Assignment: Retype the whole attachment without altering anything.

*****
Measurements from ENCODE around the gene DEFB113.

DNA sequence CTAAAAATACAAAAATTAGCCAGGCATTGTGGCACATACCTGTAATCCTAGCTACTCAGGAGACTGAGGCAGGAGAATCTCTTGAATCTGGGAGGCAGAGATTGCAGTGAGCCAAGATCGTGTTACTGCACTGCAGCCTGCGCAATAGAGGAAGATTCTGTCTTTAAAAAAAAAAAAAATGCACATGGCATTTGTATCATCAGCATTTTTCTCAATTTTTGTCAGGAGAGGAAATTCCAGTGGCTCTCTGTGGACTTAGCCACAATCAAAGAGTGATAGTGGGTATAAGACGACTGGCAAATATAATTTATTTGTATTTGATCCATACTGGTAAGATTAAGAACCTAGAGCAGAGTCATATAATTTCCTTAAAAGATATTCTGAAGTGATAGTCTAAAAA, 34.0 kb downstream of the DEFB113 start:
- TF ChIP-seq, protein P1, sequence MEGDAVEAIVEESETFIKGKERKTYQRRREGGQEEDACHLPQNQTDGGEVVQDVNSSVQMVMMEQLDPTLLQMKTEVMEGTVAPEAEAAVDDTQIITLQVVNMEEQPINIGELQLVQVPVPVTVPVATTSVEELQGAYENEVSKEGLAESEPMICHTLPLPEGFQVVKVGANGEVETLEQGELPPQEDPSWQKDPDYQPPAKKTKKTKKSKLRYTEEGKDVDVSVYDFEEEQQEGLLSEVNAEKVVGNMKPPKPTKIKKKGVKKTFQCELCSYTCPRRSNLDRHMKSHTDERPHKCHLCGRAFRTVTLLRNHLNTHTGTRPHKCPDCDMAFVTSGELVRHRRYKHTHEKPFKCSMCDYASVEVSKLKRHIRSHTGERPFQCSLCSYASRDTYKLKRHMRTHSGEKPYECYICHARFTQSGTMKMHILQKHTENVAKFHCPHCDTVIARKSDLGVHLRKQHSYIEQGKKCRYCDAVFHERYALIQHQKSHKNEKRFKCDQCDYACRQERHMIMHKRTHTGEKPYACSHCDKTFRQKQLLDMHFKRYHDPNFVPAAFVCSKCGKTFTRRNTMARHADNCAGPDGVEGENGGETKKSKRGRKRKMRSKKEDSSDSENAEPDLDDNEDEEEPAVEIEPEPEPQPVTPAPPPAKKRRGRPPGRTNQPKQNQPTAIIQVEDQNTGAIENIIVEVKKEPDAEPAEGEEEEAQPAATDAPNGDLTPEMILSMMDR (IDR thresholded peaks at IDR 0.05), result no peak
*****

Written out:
Measurements from ENCODE around the gene DEFB113.

DNA sequence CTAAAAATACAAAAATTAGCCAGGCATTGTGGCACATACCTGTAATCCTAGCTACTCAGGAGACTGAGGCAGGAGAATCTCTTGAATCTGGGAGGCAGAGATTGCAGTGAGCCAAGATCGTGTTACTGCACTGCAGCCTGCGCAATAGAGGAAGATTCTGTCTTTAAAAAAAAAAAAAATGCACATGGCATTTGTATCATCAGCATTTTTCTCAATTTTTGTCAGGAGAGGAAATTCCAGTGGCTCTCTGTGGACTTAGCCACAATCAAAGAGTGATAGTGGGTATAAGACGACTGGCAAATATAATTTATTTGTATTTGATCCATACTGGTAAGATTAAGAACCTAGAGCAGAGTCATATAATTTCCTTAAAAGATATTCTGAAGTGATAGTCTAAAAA, 34.0 kb downstream of the DEFB113 start:
- TF ChIP-seq, protein P1, sequence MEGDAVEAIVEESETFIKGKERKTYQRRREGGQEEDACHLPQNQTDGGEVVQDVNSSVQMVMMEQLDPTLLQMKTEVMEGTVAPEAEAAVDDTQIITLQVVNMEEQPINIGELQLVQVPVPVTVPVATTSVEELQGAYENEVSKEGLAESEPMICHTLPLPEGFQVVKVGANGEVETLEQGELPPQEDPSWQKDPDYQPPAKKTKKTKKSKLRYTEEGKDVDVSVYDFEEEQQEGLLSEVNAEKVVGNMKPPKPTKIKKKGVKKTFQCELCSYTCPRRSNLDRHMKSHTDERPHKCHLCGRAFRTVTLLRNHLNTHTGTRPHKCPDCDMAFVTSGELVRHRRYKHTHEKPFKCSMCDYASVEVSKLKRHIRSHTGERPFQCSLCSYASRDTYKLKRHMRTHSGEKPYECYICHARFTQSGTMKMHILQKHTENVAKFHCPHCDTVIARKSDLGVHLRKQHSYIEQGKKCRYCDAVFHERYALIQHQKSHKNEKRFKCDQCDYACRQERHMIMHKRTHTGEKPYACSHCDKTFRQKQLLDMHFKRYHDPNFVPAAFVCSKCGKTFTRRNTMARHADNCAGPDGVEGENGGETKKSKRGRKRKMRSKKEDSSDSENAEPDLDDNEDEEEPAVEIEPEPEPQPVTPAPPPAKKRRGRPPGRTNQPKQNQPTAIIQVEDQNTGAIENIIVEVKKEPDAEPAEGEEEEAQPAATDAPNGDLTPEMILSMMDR (IDR thresholded peaks at IDR 0.05), result no peak